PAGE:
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Carbon nanomaterials and their application to electrochemical sensors: a review
journal contributionposted on 07.06.2018, 00:00 by Aoife PowerAoife Power, B Gorey, Shaneel ChandraShaneel Chandra, James Chapman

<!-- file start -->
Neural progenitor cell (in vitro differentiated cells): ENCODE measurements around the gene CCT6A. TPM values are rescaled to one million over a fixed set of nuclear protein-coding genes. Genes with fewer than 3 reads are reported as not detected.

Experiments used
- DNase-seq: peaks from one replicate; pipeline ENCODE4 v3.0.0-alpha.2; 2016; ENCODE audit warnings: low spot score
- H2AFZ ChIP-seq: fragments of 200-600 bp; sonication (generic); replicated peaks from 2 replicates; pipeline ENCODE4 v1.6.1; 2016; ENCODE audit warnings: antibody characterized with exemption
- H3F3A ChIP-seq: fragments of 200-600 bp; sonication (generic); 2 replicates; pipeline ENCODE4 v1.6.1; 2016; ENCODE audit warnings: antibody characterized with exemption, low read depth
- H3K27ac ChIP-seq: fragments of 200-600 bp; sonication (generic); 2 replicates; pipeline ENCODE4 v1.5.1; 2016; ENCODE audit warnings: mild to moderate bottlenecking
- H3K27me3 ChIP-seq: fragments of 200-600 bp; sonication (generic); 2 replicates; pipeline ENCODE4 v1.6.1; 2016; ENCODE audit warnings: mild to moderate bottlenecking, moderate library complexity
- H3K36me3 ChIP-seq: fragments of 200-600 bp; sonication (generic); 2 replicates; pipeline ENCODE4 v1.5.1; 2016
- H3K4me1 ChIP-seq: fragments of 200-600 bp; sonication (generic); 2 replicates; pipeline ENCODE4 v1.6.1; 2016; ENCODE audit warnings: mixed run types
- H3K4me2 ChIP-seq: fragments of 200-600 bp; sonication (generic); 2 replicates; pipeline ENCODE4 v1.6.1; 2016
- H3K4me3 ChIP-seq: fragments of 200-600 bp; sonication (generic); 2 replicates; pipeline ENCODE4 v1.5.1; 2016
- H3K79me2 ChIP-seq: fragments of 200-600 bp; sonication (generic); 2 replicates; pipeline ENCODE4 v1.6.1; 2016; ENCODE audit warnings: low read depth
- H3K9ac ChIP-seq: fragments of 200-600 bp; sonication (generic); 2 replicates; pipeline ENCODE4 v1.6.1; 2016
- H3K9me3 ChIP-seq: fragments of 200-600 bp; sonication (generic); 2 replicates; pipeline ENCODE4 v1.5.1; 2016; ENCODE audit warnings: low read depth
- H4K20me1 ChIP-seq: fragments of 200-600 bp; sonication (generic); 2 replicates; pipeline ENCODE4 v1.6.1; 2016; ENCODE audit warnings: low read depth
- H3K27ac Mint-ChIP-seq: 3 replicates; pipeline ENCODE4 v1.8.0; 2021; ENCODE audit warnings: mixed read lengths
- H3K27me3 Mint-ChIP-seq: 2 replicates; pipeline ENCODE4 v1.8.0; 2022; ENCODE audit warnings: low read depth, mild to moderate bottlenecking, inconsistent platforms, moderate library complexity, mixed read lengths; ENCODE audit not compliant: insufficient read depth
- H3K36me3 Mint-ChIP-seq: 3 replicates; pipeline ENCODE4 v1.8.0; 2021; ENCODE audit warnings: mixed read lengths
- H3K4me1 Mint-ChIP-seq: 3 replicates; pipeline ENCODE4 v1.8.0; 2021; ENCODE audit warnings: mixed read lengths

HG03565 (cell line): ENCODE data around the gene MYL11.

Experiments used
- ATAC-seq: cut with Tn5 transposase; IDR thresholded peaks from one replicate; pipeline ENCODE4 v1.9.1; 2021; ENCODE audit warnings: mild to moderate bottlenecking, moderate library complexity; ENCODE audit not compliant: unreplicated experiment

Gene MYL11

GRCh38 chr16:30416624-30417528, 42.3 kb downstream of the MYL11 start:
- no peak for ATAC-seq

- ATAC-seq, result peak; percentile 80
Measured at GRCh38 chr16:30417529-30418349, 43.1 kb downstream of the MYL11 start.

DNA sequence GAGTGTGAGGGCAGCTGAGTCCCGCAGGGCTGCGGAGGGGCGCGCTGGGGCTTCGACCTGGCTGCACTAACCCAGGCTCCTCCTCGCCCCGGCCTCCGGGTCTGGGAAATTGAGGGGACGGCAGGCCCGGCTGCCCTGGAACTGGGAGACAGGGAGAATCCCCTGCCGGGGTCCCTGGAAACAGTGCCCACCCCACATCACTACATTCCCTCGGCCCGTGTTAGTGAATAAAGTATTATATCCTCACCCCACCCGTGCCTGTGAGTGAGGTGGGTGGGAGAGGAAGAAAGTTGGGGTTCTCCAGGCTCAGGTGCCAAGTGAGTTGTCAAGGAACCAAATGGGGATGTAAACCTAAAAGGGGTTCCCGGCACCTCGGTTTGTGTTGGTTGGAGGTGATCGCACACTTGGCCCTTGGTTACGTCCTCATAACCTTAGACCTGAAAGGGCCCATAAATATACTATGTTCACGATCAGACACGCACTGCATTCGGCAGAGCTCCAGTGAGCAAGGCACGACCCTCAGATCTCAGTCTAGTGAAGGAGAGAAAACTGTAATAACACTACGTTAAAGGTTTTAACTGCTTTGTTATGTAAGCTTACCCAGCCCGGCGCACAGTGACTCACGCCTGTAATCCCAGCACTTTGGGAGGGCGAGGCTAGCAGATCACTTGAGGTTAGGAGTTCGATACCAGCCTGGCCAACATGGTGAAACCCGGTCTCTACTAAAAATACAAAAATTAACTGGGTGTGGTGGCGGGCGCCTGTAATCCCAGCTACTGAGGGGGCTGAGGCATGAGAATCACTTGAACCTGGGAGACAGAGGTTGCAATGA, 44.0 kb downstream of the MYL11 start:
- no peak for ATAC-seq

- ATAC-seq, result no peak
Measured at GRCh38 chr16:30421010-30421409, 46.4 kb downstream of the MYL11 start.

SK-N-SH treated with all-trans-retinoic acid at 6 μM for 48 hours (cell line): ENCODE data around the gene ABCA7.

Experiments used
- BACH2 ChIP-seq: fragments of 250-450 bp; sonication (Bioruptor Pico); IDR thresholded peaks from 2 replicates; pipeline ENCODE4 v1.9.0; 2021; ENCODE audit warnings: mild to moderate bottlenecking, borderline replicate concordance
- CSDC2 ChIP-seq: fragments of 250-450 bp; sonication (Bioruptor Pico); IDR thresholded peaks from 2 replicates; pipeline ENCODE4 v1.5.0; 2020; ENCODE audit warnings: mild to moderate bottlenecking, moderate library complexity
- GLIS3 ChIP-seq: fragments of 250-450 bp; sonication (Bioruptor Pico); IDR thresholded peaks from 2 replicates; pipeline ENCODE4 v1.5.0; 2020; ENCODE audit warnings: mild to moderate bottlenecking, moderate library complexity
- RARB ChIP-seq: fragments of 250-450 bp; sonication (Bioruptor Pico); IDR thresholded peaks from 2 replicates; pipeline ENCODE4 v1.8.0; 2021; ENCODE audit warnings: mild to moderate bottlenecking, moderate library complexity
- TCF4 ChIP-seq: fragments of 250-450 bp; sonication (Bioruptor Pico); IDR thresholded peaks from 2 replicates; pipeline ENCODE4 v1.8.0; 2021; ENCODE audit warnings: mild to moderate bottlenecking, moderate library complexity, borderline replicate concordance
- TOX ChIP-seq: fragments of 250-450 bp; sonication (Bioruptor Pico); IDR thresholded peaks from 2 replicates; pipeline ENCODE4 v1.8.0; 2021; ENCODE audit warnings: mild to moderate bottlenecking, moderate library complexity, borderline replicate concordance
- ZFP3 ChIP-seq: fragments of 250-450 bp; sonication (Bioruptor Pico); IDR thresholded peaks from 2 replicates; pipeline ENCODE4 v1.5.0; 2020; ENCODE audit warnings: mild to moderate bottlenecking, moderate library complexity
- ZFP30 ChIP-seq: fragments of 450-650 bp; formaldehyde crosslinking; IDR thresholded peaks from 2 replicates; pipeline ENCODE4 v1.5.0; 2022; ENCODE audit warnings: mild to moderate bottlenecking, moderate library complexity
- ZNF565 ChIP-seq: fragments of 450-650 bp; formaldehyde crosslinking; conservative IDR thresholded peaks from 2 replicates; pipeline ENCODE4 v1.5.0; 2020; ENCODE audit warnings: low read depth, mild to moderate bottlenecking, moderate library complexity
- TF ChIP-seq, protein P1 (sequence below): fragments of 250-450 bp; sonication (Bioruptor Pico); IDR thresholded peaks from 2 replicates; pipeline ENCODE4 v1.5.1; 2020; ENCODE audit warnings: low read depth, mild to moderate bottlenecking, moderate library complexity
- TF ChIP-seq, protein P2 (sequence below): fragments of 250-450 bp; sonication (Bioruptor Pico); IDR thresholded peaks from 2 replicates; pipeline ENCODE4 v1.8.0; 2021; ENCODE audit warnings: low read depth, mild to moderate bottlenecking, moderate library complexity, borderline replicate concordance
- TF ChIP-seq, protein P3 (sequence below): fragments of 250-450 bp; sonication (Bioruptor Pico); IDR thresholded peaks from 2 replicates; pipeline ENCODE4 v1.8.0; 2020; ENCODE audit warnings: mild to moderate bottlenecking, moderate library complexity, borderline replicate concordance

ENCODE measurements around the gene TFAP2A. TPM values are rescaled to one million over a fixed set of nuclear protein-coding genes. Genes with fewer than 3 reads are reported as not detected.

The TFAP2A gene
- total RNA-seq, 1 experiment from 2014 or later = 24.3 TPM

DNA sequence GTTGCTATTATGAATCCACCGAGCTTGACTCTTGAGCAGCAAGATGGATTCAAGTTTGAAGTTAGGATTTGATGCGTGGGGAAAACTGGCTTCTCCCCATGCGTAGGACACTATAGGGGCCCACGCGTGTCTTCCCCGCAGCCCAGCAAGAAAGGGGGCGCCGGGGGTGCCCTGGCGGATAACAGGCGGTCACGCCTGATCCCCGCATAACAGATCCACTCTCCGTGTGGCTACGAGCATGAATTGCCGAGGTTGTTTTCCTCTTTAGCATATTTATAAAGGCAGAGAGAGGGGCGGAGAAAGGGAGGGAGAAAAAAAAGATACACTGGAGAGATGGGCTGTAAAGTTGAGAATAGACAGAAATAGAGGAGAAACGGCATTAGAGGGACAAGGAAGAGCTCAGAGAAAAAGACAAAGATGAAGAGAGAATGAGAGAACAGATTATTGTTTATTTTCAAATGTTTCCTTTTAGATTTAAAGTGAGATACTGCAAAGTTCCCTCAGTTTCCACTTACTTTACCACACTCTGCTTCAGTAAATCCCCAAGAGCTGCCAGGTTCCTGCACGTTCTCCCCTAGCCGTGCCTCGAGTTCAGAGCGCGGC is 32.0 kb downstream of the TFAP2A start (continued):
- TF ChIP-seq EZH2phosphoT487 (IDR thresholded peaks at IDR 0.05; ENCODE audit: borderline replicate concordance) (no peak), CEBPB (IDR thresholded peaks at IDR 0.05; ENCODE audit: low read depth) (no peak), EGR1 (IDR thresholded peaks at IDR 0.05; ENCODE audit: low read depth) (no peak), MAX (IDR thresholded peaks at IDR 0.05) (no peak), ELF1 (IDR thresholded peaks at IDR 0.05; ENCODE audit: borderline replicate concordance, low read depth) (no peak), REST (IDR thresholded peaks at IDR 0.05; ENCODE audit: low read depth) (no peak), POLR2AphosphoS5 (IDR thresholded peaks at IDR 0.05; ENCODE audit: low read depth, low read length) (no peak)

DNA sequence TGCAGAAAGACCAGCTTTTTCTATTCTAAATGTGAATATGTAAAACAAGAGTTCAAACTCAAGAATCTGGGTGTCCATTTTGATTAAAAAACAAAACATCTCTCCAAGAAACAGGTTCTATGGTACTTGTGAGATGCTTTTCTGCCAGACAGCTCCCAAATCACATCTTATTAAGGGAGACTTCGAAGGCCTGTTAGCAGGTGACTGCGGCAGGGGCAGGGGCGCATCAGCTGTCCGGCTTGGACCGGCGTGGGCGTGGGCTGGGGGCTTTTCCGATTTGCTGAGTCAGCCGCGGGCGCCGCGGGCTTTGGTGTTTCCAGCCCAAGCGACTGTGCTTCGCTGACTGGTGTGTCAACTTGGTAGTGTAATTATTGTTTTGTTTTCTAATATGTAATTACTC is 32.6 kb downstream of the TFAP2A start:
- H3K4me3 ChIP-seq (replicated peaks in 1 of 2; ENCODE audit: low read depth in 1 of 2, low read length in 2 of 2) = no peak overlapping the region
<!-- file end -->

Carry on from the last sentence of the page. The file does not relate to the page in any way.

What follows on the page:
Carbon has long been applied as an electrochemical sensing interface owing to its unique electrochemical properties. Moreover, recent advances in material design and synthesis particularly nano materials, has produced robust electrochemical sensing systems that display superior analytical performance. Carbon nanotubes (CNTs) are one of the most extensively studied nanostructures because of their unique properties. In terms of electroanalysis, the ability of CNTs to augment the electrochemical reactivity of important biomolecules and promote electron-transfer reactions of proteins is of particular interest. The remarkable sensitivity of CNTs to changes in surface conductivity due to the presence of adsorbates permits their application as highly sensitive nanoscale sensors. CNT-modified electrodes have also demonstrated their utility as anchors for biomolecules such as nucleic acids, and their ability to diminish surface fouling effects. Consequently, CNTs are highly attractive to researchers as a basis for many electrochemical sensors. Similarly, synthetic diamonds electrochemical properties, such as superior chemical inertness and biocompatibility, make it desirable for both (bio) chemical sensing and as the electrochemical interface for biological systems. This is highlighted by the recent development of multiple electrochemical diamond based biosensors and bio interfaces.